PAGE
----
Further action is needed by banks to address the 879 billion euro exposure to non-performing loans.
However, the results from the ECB stress test were not unexpected and many of the banks have already taken action to cover their capital shortfall.
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Key results of comprehensive assessment of 130 largest euro area banks:
Capital shortfall of €25 billion detected at 25 participant banks
Banks’ asset values need to be adjusted by €48 billion, €37 billion of which did not generate capital shortfall
Shortfall of €25 billion and asset value adjustment of €37 billion implies overall impact of €62 billion on banks
Additional €136 billion found in non-performing exposures
Adverse stress scenario would deplete banks’ capital by €263 billion, reducing median CET1 ratio by 4 percentage points from 12.4% to 8.3%
Banks with shortfalls must prepare capital plans within two weeks of the announcement of the results. The banks will have up to nine months to cover the capital shortfall
Italy, Cyprus and Greece have largest problems but banks' capital leaks have been addressed with a remainder of 10 billion euros to be raised
The ECB delivered the results with an upbeat release from Vítor Constâncio, Vice-President of the ECB, saying,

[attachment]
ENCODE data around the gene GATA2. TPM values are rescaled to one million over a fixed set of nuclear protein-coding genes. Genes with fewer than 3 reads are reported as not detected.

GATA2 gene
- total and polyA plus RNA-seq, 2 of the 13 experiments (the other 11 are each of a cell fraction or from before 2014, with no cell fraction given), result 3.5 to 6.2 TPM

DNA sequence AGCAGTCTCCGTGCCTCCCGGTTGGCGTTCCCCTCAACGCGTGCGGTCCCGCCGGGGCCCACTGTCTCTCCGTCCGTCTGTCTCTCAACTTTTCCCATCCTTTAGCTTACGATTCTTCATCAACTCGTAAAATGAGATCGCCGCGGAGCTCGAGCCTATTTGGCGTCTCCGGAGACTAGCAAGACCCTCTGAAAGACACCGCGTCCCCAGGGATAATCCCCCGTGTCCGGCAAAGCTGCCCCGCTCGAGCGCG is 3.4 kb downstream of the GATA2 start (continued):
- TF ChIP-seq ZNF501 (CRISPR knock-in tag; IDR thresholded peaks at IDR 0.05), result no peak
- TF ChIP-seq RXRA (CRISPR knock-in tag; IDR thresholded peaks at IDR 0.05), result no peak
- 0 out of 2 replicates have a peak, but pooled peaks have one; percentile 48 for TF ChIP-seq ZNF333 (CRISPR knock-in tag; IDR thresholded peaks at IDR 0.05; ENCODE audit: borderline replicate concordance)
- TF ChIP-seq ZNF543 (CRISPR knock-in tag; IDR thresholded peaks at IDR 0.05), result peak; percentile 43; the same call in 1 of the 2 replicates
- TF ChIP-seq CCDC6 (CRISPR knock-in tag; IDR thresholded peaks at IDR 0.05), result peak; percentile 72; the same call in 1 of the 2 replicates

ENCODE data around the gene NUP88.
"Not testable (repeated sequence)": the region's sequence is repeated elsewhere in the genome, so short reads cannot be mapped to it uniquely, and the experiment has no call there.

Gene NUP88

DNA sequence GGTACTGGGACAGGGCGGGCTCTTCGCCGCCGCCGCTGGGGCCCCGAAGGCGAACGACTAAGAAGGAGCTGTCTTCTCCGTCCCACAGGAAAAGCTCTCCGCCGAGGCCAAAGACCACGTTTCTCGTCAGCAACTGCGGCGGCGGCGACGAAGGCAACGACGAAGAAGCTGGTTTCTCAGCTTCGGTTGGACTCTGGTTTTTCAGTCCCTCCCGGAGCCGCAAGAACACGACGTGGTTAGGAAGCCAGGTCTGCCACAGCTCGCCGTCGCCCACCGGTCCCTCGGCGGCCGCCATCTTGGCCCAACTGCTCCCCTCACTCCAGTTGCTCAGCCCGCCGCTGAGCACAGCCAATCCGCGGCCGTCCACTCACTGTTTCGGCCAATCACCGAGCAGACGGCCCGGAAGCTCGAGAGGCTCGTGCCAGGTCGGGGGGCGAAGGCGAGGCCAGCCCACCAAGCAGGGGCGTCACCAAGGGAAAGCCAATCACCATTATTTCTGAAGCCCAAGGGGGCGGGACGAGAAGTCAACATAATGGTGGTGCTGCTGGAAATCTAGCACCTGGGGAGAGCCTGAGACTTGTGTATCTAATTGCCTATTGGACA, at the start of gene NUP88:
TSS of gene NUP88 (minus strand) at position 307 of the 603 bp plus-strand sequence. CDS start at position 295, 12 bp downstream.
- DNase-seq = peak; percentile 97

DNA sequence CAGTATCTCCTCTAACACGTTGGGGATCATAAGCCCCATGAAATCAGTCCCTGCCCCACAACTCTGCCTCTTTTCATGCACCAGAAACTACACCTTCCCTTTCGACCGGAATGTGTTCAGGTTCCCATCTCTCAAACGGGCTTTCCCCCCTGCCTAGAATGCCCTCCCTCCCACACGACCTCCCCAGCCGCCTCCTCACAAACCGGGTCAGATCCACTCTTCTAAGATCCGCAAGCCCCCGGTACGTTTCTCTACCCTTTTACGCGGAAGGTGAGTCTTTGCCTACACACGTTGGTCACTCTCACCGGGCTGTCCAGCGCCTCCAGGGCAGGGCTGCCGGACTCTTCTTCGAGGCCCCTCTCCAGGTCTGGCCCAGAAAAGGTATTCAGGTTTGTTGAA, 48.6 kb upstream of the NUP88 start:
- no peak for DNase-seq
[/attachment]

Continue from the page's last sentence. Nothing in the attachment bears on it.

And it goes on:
“This unprecedented in-depth review of the largest banks’ positions will boost public confidence in the banking sector. By identifying problems and risks, it will help repair balance sheets and make the banks more resilient and robust. This should facilitate more lending in Europe, which will help economic growth.”
What happens after the disclosure of the results?
Within two weeks of the results being disclosed, banks have to submit capital plans detailing how shortfalls will be covered. The shortfalls identified in the Asset Quality Review or under the baseline stress test scenario have to be covered by the end of April 2015; those identified under the adverse stress test scenario by the end of July 2015.
The results will be taken into account in day-to-day supervision by the ECB from November onwards. In particular, results will be factored into the ongoing assessment of banks' risks, their governance arrangements and their capital and liquidity situation as part of the Supervisory Review and Evaluation Process (SREP).